Mayor: Councilman ‘clueless’ on nonprofits’ woes
By Mike Danahey email@example.com March 21, 2013 12:36PM
Updated: April 23, 2013 2:08PM
ELGIN — Mayor David Kaptain says Councilman John Prigge is “clueless” about the plight of charitable organizations in town.
Kaptain made the comment Wednesday night after Prigge said some local nonprofits have been “shielded and protected” in recent years during recession-related cuts in city funding, while residents have been asked to pay more.
Kaptain pointedly told Prigge that nonprofits also have been struggling to make ends meet during the same period as the federal and state government have cut back funding on and/or been late with payments promised them. The city should do what it can to help, the mayor said.
“If you don’t think (the nonprofits) have felt pain, you are totally clueless as to what goes on,” Kaptain told Prigge, to a smattering of applause from audience members.
Prigge said he didn’t think that it was the city’s place to try to make up any gaps left by other levels of government and mentioned recently public safety vehicle purchases as a possible use for the money.
Prigge’s comments came before his casting the lone “no” vote on doling out money set aside from the city’s share of Grand Victoria Casino money to assist local agencies.
This year, 35 groups applied for grants, compared with 21 in 2012. The combined amounts sought totaled more than $802,000 — including almost $118,000 for the Ride in Kane program — compared to total requests of about $339,000 in 2012.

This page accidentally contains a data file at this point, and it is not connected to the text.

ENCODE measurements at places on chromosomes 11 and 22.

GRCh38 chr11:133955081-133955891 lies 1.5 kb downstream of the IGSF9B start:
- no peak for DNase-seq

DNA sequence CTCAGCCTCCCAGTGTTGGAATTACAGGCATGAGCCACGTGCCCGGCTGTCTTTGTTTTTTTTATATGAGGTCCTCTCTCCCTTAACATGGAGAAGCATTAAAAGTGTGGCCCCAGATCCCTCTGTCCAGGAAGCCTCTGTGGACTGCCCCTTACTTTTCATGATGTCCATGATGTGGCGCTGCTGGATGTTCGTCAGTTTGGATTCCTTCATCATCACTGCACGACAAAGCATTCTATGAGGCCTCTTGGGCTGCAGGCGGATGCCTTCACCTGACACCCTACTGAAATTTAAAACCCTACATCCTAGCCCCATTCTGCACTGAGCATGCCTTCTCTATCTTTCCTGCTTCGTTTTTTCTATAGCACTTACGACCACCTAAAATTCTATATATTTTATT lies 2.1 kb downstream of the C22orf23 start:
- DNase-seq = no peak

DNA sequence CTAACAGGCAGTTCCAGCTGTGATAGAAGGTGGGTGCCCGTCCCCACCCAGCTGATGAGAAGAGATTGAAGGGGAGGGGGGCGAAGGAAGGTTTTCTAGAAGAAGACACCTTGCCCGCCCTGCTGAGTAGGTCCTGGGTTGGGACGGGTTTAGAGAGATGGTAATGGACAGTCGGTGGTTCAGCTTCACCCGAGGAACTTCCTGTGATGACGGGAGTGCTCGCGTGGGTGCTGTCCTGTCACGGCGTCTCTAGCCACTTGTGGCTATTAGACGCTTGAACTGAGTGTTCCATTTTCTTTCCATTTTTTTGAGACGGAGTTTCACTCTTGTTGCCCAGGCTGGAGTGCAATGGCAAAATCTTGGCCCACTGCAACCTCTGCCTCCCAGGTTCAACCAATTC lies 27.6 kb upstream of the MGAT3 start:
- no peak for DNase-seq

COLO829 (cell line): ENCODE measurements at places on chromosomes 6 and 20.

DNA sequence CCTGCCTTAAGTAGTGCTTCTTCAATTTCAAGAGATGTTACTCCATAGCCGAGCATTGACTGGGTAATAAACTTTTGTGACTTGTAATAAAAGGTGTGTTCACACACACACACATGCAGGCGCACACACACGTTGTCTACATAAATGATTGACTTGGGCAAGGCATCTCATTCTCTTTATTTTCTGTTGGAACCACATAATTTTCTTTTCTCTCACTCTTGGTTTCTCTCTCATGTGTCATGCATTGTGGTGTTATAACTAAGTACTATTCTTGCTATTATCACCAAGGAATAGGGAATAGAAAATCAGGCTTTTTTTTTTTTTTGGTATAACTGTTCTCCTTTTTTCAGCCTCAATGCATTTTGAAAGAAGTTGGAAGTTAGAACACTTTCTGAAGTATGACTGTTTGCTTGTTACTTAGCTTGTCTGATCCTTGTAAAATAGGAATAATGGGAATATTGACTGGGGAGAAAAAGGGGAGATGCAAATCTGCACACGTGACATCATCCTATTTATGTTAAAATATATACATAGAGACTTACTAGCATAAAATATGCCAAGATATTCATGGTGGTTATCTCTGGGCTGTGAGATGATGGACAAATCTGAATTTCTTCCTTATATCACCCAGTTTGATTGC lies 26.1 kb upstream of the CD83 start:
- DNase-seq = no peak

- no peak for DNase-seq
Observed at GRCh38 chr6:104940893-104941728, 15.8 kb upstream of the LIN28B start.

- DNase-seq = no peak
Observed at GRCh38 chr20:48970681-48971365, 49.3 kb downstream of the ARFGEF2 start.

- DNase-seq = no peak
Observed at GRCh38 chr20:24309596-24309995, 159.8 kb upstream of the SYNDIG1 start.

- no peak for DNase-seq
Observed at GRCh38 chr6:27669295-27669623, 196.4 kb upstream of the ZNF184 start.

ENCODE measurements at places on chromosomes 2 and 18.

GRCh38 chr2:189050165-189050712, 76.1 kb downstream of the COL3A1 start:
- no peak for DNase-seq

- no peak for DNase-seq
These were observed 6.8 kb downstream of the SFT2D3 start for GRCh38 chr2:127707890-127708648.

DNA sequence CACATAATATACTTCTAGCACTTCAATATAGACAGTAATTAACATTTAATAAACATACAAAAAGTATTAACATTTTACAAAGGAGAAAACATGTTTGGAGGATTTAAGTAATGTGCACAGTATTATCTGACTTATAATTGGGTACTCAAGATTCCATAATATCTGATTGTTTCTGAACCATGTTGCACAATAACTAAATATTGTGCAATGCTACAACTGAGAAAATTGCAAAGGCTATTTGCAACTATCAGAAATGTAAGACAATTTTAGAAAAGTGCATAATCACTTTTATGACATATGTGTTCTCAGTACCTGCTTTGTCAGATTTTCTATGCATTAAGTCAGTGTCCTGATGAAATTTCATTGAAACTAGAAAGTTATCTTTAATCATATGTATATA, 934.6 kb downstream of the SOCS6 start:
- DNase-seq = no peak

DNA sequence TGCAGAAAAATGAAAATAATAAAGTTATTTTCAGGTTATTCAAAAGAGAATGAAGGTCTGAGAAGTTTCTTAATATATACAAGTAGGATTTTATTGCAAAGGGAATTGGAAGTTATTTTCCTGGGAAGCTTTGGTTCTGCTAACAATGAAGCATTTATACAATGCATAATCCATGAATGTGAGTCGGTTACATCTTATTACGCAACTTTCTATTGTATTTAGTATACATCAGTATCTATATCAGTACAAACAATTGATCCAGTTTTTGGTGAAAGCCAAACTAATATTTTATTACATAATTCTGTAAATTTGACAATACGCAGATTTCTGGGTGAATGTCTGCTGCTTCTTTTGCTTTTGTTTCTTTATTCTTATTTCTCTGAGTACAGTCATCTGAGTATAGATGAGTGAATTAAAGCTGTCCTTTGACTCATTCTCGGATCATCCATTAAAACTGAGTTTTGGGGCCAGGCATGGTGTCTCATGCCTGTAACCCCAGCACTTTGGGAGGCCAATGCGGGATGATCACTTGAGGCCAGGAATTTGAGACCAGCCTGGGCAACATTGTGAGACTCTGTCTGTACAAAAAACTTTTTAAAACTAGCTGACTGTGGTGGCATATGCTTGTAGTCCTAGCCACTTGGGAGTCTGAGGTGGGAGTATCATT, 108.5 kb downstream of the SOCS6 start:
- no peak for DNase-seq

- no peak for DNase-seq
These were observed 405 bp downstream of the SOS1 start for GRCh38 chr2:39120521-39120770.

Set to receive shares of the money are the Oak Crest senior residence; the local Golden Diners program, Ecker Center for Mental Health, Food For Greater Elgin food bank, Boys & Girls Club of Elgin, Neighborhood Housing Services, the YWCA Literacy Connection program, United Way of Elgin, Centro de Informacion and Ride In Kane.
The council chose to move forward using $250,000 already set aside from casino money to fund all but Ride In Kane, with $118,000 given to that program coming from contingency funds set aside from casino money.
Councilwoman Anna Moeller said that in the future she would like to see that an alternate source of money for the Ride In Kane program be found in the city’s budget.
The $250,000 grant program was started in 2012 and replaced individual line-item funding that had been given to certain agencies in prior years.
Prigge said Wednesday that he didn’t think the city should distribute “taxpayer money” to the organizations that could otherwise go to paying for police or fire vehicles.
Moeller said the money came from gambling receipts, not Elgin taxpayers, and that demand for nonprofit services from Elgin residents has increased during the economic downturn.
Councilman John Steffen reminded Prigge that some groups have had funding cut since the program was redesigned last year, while most have not received the full amounts they requested.
Councilman Rich Dunne noted that the city has already budgeted to replace four of five vehicles in its ambulance fleet and to replace 23 police squad cars out of about 100 of its vehicles this year.
Dunne also said he spoke to local cab and ambulance companies, whose owners told him the Ride In Kane services were best provided by the government and not the private sector.
According to Ride In Kane officials, at least 1,500 Elgin residents use the program. The public/private partnership is between various government bodies and four community service agencies, the Pace suburban bus agency, and the county’s division of transportation.
For a nominal feel, it provides rides to qualifying seniors, persons with disabilities and low-income county residents. About 56 percent of the trips are work-related.